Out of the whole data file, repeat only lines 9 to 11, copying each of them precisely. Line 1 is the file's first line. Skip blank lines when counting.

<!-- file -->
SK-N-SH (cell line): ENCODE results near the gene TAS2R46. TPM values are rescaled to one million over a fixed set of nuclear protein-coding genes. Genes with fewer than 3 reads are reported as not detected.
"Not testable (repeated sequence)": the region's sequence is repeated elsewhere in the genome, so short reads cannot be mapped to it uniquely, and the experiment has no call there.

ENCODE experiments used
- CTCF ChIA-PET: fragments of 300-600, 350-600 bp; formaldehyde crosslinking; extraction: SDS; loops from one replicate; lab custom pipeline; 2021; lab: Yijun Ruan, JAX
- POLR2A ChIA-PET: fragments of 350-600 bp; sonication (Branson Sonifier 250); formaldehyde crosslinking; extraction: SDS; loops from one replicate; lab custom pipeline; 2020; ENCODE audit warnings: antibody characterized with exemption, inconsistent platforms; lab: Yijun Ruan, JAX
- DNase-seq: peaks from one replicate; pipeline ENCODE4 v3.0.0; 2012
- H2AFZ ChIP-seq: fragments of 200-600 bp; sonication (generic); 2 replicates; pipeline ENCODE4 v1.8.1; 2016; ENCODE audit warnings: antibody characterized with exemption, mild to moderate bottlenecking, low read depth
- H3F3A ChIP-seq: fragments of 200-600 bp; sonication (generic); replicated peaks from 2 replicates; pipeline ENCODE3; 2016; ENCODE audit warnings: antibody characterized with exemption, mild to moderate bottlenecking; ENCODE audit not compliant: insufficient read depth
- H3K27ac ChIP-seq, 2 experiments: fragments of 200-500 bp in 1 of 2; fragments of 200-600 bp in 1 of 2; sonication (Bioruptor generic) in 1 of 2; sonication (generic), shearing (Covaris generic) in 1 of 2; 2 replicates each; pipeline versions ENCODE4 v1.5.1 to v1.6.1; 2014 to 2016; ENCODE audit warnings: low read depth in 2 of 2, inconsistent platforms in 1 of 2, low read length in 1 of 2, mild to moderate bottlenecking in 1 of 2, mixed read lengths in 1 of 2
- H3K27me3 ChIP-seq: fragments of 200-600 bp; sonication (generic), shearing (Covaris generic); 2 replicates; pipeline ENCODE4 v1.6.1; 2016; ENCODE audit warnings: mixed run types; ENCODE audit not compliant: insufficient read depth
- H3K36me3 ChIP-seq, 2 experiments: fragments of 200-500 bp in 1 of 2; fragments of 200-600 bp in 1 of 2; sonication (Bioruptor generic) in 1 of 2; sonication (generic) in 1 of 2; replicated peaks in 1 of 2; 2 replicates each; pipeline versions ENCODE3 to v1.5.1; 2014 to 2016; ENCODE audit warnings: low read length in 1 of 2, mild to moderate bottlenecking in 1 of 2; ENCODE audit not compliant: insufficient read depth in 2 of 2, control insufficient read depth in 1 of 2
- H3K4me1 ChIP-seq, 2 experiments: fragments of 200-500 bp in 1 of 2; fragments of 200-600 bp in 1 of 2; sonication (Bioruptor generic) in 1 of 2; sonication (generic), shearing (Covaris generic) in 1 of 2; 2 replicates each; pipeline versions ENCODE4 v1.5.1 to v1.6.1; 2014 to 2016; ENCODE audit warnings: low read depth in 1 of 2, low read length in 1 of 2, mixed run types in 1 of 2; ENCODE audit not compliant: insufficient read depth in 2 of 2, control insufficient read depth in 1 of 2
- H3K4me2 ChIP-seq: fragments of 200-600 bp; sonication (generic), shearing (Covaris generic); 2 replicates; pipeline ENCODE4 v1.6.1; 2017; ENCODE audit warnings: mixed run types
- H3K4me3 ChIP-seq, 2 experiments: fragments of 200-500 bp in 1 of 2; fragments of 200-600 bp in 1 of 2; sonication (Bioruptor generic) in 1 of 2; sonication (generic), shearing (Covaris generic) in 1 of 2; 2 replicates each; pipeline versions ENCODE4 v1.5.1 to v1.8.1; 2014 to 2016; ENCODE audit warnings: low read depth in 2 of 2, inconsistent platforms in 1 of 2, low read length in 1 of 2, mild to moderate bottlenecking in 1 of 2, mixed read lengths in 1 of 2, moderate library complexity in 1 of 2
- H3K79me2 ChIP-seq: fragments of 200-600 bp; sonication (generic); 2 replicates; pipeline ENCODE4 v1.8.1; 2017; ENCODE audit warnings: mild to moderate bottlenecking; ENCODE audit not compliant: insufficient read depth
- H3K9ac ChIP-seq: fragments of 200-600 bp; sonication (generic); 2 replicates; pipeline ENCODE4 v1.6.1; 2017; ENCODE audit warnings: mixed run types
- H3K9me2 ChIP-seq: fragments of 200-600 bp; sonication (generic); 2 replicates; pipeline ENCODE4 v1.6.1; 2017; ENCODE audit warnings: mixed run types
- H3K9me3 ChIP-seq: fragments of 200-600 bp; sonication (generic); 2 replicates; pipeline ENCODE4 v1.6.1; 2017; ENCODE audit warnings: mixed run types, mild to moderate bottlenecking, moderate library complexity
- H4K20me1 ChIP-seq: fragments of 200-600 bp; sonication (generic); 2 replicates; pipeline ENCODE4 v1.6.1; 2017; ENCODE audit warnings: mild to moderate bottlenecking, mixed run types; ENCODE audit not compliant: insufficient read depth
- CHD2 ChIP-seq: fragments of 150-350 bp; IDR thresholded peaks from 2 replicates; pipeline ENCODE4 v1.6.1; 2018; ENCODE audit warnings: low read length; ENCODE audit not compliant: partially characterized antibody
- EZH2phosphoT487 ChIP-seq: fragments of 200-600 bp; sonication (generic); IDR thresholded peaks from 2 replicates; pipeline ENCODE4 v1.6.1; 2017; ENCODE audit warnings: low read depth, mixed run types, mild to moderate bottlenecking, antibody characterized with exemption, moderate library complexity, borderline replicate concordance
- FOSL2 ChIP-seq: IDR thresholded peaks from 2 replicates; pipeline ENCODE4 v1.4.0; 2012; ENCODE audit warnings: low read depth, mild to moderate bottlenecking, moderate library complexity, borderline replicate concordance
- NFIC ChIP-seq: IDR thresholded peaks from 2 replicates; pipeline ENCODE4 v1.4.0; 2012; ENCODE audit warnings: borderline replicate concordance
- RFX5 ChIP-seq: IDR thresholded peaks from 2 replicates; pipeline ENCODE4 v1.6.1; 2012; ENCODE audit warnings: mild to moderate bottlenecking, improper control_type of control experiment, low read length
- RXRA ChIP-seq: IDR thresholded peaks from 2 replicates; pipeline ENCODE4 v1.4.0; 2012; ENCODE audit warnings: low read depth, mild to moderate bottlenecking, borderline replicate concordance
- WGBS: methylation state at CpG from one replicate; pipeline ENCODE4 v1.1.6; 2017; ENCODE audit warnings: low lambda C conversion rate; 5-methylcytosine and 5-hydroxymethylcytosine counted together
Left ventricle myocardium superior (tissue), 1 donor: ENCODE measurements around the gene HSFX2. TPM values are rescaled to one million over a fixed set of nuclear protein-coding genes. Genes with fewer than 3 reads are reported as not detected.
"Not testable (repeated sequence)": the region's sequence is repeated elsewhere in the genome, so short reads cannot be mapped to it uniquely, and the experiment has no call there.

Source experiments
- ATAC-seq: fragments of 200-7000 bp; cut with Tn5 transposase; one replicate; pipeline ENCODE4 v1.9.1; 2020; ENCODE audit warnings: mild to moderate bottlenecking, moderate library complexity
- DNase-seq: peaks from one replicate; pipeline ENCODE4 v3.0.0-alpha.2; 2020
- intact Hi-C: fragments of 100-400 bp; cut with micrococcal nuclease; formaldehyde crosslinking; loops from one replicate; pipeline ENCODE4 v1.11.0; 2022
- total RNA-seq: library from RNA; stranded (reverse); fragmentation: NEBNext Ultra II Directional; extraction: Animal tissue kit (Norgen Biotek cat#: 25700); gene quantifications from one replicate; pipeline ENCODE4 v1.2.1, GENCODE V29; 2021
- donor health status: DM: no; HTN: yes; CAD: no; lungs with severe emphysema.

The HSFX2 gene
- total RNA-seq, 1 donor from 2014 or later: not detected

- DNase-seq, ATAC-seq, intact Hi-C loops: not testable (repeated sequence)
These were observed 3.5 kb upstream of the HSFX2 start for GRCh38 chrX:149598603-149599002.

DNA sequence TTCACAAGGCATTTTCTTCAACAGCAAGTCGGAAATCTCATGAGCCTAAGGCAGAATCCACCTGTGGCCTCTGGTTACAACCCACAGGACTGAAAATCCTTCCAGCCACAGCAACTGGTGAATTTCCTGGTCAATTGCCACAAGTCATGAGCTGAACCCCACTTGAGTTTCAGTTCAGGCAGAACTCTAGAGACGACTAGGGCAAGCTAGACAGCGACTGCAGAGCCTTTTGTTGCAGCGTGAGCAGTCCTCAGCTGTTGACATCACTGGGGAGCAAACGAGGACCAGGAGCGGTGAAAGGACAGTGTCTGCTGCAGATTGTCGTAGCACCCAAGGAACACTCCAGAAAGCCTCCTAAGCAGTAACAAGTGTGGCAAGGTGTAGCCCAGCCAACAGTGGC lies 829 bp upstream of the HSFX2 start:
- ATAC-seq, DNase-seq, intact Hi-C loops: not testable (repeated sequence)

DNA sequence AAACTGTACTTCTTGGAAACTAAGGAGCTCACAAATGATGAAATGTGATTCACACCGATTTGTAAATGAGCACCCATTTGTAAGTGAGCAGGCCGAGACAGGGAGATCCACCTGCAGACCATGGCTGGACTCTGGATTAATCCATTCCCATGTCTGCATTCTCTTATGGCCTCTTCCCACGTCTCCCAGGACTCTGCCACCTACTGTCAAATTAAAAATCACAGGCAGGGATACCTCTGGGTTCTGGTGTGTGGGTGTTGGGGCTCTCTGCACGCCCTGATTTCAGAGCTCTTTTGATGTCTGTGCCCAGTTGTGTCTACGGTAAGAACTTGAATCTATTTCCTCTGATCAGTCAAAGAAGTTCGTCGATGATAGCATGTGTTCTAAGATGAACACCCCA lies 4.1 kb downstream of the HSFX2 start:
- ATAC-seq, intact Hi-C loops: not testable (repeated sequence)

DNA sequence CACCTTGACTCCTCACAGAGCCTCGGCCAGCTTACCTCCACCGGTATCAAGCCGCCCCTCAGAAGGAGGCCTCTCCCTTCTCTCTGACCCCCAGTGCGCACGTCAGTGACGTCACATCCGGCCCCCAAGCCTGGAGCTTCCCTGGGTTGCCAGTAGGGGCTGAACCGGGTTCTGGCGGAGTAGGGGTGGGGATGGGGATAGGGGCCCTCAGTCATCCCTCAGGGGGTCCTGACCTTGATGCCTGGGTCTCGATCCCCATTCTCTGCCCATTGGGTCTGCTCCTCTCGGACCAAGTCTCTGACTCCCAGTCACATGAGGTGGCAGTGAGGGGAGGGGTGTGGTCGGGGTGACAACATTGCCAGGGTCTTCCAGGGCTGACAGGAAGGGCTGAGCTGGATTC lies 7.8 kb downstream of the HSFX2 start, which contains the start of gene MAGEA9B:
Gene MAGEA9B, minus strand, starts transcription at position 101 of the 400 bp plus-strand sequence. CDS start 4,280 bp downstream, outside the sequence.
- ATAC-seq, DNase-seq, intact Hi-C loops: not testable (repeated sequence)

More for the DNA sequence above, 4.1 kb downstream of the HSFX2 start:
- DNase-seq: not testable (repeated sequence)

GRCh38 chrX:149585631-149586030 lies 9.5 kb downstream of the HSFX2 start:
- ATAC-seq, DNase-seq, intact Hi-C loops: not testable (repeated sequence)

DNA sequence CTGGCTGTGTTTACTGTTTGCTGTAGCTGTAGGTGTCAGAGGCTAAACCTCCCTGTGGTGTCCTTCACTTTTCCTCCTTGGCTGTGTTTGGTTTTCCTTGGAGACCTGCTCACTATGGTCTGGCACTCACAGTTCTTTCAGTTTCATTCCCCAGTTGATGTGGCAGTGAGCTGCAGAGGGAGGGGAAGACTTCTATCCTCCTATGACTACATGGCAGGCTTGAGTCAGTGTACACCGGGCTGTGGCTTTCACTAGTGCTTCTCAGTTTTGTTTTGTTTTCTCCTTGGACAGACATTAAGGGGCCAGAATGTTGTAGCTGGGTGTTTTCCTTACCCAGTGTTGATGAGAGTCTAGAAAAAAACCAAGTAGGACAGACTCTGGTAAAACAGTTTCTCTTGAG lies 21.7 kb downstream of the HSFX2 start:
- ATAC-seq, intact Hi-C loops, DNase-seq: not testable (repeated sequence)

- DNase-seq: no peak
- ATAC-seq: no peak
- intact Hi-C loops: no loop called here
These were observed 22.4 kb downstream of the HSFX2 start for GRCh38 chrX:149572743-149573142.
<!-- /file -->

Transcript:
- H3K27ac ChIP-seq, 2 experiments: fragments of 200-500 bp in 1 of 2; fragments of 200-600 bp in 1 of 2; sonication (Bioruptor generic) in 1 of 2; sonication (generic), shearing (Covaris generic) in 1 of 2; 2 replicates each; pipeline versions ENCODE4 v1.5.1 to v1.6.1; 2014 to 2016; ENCODE audit warnings: low read depth in 2 of 2, inconsistent platforms in 1 of 2, low read length in 1 of 2, mild to moderate bottlenecking in 1 of 2, mixed read lengths in 1 of 2
- H3K27me3 ChIP-seq: fragments of 200-600 bp; sonication (generic), shearing (Covaris generic); 2 replicates; pipeline ENCODE4 v1.6.1; 2016; ENCODE audit warnings: mixed run types; ENCODE audit not compliant: insufficient read depth
- H3K36me3 ChIP-seq, 2 experiments: fragments of 200-500 bp in 1 of 2; fragments of 200-600 bp in 1 of 2; sonication (Bioruptor generic) in 1 of 2; sonication (generic) in 1 of 2; replicated peaks in 1 of 2; 2 replicates each; pipeline versions ENCODE3 to v1.5.1; 2014 to 2016; ENCODE audit warnings: low read length in 1 of 2, mild to moderate bottlenecking in 1 of 2; ENCODE audit not compliant: insufficient read depth in 2 of 2, control insufficient read depth in 1 of 2